Every city needs sewers. After all, they’re vital for piping human waste far, far away from where people live.

You might say that Boston especially needs them, though. For example, one of the area’s best-known residents, the football quarterback Tom Brady, apparently drinks up to 37 glasses of water a day. (And sometimes that still isn’t enough, I guess!)

That’s one reason it’s so interesting, today especially, to look at this colorful 1905 map of the Boston area’s historic sewer system. Here, drink it in below:

A map of Boston's sewers, circa 1905.
A map of Boston’s sewers, circa 1905. Annual Report of the Metropolitan Water and Sewerage Board 1905/Public Domain

On this chart, the red lines are the completed sewers, transporting great gobs of waste from the heart of the city. Zoom in, and you can follow them through town—there’s one just blocks from last year’s Super Bowl victory parade route. You can then trace them all the way out to Quincy and the North Shore, and directly into the sea.

This map comes from an annual report by the Massachusetts Metropolitan and Sewerage Board. The report itself has more interesting tidbits. For example, in 1904, the Water Works spent about two million dollars, most of which went to improving dams and reservoirs and buying Spot Pond. Good decisions by the people in charge!

There are also several up-close photographs of cracked and pitted water pipes—something else residents of the city might enjoy gazing on today, in order to learn about their history:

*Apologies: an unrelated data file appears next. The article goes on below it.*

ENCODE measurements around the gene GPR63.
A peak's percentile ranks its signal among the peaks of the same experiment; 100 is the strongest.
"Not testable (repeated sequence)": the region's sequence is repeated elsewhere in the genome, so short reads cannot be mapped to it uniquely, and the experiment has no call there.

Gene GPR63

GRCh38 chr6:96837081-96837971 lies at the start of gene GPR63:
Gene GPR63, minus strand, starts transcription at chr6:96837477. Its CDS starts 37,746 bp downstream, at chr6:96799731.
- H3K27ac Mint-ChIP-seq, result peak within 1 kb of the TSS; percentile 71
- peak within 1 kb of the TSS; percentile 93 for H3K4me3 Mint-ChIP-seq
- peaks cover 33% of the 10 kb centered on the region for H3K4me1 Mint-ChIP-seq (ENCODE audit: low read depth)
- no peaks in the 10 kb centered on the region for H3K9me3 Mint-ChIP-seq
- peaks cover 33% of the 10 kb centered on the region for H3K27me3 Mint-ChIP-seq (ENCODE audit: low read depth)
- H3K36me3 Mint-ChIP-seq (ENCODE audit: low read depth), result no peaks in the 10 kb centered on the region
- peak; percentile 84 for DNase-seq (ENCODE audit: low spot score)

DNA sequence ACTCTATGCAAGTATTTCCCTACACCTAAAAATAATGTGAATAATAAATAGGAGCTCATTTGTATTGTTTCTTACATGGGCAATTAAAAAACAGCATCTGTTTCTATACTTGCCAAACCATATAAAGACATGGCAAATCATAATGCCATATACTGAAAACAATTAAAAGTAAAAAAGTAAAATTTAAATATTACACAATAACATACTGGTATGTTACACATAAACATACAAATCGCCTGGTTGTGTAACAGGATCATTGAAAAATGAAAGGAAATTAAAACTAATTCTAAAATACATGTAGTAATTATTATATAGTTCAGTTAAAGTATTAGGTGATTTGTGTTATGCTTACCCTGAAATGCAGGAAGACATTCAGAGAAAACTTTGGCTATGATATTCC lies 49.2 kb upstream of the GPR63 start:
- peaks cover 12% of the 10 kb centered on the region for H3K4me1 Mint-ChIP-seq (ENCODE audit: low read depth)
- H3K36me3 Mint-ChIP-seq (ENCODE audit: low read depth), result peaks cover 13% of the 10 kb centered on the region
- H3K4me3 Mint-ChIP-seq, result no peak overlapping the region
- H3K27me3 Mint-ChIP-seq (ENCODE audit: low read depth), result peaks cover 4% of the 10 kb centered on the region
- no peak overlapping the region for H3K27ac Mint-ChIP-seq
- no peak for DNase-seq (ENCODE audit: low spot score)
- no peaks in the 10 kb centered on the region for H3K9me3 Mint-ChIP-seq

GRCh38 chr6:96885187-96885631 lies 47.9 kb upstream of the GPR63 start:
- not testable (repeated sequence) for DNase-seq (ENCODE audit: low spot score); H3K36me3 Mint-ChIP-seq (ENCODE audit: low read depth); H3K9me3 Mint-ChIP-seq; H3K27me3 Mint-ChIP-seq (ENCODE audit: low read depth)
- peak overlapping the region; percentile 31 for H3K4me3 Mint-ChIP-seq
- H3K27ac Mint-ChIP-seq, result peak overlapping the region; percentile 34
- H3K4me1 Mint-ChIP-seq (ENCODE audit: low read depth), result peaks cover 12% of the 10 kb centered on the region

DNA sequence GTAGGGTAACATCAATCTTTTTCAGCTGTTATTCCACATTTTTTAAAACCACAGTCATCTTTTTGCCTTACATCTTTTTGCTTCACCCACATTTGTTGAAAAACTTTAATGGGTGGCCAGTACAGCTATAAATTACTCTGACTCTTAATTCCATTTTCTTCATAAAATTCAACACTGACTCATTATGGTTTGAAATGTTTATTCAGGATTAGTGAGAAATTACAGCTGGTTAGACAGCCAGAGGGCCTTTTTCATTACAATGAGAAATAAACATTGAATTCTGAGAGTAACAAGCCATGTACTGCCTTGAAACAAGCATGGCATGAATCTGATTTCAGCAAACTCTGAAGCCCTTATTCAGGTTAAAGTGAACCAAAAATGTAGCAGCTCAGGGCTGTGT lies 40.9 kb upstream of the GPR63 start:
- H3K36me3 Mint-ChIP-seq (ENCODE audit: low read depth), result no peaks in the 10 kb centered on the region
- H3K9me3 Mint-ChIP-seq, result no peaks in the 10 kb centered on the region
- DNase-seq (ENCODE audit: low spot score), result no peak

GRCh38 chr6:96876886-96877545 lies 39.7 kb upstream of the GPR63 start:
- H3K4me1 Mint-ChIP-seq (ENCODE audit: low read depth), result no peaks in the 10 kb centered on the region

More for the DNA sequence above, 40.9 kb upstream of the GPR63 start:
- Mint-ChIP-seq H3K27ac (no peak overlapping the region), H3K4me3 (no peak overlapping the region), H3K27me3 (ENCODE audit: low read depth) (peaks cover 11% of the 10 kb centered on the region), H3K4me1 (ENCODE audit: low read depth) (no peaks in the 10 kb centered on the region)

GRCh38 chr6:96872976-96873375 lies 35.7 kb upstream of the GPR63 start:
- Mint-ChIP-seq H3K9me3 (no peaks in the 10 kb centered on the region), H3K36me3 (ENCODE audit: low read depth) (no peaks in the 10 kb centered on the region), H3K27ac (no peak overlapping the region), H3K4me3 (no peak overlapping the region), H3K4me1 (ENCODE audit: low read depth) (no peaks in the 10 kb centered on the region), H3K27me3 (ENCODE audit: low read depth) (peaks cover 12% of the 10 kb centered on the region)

A gross-looking pipe, from Boston.
A gross-looking pipe, from Boston. Annual Report of the Metropolitan Water and Sewerage Board 1905/Public Domain

If you’d like to examine Boston’s infrastructure further, there are some other good historic maps viewable at the Boston Public Library’s “Beneath Boston” exhibit. You can also find information about the city’s contemporary waste disposal system at the Water and Sewer Commission’s website. (For instance, if you took all the pipes currently in use and put them end to end, they would stretch the length of 21,340 football fields. )

Viewers can come to their own conclusions. But as a resident myself, I think it’s safe to say that today, Boston is a sewer town, through and through.

*Correction: This post previously stated that the sewer lines went out to Cape Cod. They actually stretch to Quincy.